Infant weight gain is associated with lower lung function and a higher risk of childhood asthma. Detailed individual childhood growth patterns might be better predictors of childhood respiratory morbidity than the difference between two weight and height measurements. We assessed the associations of early childhood growth patterns with lung function and asthma at the age of 10 years and whether the child's current body mass index (BMI) influenced any association.Methods
We derived peak height and weight growth velocity, BMI at adiposity peak, and age at adiposity peak from longitudinally measured weight and height data in the first 3 years of life of 4435 children enrolled in a population-based prospective cohort study. At 10 years of age, spirometry was performed and current asthma was assessed by questionnaire. Spirometry outcomes included forced vital capacity (FVC), forced expiratory volume in 1 s (FEV1), FEV1/FVC ratio, and forced expiratory flow after exhaling 75% of vital capacity (FEF75).Results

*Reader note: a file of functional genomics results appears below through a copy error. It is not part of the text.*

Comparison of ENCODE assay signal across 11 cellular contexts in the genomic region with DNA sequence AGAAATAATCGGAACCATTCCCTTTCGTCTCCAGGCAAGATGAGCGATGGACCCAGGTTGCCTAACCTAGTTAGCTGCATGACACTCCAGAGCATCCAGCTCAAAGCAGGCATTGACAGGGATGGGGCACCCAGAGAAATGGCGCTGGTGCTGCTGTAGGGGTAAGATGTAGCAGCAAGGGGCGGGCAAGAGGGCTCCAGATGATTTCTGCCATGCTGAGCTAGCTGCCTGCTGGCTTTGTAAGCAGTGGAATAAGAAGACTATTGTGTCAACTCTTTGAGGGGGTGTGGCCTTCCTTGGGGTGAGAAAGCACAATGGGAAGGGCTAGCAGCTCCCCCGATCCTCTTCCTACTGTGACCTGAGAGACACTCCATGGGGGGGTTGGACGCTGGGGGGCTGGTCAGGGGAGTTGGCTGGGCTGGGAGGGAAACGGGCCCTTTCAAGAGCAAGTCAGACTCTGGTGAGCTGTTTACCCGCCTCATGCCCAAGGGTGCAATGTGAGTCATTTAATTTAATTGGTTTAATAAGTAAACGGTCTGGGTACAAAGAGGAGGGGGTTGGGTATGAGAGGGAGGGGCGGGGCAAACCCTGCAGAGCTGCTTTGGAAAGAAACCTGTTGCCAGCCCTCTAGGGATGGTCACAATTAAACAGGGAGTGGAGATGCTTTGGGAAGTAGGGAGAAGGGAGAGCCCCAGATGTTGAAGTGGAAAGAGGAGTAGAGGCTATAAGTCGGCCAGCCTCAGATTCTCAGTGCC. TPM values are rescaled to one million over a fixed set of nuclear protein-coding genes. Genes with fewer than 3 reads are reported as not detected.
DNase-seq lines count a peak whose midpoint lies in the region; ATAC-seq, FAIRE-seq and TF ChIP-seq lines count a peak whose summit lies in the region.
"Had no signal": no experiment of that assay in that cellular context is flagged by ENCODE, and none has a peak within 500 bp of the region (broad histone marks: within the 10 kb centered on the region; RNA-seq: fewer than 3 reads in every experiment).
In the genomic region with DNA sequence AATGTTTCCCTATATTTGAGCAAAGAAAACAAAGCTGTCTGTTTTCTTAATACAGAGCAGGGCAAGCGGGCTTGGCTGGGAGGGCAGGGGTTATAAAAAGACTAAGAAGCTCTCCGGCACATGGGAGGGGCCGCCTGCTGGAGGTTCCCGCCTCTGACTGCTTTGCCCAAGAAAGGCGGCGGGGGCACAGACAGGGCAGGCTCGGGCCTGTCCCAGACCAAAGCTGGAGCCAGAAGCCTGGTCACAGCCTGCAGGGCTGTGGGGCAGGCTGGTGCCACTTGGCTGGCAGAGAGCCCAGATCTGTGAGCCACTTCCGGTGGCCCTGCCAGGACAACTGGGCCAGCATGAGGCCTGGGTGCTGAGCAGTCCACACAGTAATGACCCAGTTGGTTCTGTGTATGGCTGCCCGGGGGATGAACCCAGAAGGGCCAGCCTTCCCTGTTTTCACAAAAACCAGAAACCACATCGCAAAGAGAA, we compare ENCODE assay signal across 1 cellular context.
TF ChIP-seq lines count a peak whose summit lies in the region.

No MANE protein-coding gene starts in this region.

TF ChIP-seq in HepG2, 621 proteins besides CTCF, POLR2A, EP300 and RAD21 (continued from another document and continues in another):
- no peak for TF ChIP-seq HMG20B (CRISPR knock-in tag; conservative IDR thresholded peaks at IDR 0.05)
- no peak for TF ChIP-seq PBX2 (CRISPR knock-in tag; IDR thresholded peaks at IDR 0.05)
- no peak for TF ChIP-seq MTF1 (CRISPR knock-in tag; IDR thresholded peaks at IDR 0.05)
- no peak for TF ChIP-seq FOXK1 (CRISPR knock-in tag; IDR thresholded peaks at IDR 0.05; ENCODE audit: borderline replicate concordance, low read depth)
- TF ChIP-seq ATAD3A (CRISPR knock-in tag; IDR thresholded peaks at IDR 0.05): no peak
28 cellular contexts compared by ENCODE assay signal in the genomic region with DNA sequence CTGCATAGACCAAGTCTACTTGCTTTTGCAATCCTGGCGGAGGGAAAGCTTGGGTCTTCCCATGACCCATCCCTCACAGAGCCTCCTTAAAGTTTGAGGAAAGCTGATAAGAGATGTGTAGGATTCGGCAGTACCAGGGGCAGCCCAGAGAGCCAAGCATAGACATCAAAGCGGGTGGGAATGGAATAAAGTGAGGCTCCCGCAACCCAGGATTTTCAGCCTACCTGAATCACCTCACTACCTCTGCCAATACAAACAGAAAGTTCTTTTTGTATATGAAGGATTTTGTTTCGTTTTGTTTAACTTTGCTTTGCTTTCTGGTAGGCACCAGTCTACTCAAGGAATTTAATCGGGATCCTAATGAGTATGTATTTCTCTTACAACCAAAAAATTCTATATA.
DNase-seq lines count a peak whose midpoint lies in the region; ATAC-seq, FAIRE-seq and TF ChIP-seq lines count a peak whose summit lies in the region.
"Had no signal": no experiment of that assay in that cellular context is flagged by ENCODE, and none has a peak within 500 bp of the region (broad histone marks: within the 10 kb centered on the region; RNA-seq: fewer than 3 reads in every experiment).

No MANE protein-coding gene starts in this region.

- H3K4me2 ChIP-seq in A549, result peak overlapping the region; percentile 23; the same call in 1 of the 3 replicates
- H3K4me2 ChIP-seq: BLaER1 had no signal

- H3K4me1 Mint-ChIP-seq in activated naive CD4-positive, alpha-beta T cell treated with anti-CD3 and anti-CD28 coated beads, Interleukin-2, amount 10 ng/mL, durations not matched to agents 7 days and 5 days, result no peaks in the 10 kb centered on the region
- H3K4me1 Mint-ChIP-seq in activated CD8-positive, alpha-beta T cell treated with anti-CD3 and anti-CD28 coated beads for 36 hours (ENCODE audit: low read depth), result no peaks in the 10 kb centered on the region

Greater peak weight velocity was associated with higher FVC but lower FEV1/FVC and FEF75. Greater BMI at adiposity peak was associated with higher FVC and FEV1 but lower FEV1/FVC and FEF75. Greater age at adiposity peak was associated with higher FVC, FEV1, FEV1/FVC and FEF75, particularly in children with a small size at birth, and lower odds of current asthma in boys. The child's current BMI only explained the associations of peak weight velocity and BMI at adiposity peak with FVC and FEV1. Peak height velocity was not consistently associated with impaired lung function or asthma.Conclusion
Peak weight velocity and BMI at adiposity peak were associated with reduced airway patency in relation to lung volume, whereas age at adiposity peak was associated with higher lung function parameters and lower risk of asthma at 10 years, particularly in boys.